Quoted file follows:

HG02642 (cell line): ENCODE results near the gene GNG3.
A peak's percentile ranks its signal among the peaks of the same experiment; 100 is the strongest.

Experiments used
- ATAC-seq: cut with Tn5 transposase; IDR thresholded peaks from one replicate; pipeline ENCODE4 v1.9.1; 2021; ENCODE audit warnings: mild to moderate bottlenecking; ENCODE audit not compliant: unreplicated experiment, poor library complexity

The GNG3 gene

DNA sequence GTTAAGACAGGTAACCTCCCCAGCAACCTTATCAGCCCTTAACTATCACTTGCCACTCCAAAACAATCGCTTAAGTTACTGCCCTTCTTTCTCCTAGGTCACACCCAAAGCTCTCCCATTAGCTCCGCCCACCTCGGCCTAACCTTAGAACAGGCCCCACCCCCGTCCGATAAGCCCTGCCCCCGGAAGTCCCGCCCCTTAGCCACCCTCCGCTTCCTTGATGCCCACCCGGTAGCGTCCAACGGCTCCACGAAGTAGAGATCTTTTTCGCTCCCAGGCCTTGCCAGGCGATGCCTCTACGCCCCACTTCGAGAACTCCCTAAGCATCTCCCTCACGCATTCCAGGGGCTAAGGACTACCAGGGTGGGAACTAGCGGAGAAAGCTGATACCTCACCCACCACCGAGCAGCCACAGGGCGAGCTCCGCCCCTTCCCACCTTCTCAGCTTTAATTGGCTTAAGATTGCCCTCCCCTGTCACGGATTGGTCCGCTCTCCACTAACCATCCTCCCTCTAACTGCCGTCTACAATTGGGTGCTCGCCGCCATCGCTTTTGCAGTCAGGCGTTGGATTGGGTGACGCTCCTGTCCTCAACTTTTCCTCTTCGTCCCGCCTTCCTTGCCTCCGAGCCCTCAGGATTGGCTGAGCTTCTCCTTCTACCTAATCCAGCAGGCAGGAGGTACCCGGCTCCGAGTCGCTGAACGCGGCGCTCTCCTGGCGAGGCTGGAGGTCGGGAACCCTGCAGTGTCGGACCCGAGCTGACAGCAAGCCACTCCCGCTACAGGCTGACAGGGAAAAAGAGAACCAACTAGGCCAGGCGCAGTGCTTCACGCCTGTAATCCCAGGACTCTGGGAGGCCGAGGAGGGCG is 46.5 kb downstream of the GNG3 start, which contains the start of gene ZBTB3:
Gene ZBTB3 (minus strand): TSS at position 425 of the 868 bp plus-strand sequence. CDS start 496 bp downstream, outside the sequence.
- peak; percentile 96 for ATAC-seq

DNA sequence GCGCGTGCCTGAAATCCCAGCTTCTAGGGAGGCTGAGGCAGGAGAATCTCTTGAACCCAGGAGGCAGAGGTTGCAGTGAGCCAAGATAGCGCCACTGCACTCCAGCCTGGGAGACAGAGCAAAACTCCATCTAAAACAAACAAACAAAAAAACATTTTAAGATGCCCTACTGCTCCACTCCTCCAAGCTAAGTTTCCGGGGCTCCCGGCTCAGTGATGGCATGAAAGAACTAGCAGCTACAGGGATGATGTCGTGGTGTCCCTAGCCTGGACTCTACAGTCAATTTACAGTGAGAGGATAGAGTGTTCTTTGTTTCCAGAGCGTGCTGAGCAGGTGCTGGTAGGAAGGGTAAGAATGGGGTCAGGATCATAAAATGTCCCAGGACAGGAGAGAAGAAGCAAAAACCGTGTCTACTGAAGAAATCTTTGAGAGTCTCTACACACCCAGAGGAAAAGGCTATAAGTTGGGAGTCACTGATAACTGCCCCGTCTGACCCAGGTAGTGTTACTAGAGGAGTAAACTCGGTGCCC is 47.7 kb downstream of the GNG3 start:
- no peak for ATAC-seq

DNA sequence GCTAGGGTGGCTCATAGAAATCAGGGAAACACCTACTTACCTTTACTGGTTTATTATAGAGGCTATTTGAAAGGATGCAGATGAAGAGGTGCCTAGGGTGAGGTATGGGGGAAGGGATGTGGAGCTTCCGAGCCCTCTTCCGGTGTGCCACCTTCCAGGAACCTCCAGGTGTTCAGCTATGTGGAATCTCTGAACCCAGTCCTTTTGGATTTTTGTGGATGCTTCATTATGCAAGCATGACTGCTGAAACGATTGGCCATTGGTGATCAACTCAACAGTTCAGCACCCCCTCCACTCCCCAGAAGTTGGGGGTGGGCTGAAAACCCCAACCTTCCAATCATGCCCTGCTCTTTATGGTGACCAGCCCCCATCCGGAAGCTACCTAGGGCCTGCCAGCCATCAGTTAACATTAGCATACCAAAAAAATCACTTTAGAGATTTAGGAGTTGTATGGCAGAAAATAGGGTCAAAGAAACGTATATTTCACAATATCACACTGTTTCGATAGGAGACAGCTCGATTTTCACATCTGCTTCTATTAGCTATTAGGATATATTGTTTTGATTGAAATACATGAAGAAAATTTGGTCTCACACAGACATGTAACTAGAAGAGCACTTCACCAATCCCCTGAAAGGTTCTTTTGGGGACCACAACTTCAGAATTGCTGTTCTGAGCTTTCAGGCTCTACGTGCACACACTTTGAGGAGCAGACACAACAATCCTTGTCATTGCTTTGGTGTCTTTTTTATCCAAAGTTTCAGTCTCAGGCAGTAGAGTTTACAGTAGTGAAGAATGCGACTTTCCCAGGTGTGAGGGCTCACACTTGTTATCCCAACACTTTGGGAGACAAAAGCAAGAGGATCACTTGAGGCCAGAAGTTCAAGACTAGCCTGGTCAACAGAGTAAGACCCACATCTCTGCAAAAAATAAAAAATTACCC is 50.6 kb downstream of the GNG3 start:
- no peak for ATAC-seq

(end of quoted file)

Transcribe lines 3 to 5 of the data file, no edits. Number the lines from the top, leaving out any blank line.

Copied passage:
Experiments used
- ATAC-seq: cut with Tn5 transposase; IDR thresholded peaks from one replicate; pipeline ENCODE4 v1.9.1; 2021; ENCODE audit warnings: mild to moderate bottlenecking; ENCODE audit not compliant: unreplicated experiment, poor library complexity

The GNG3 gene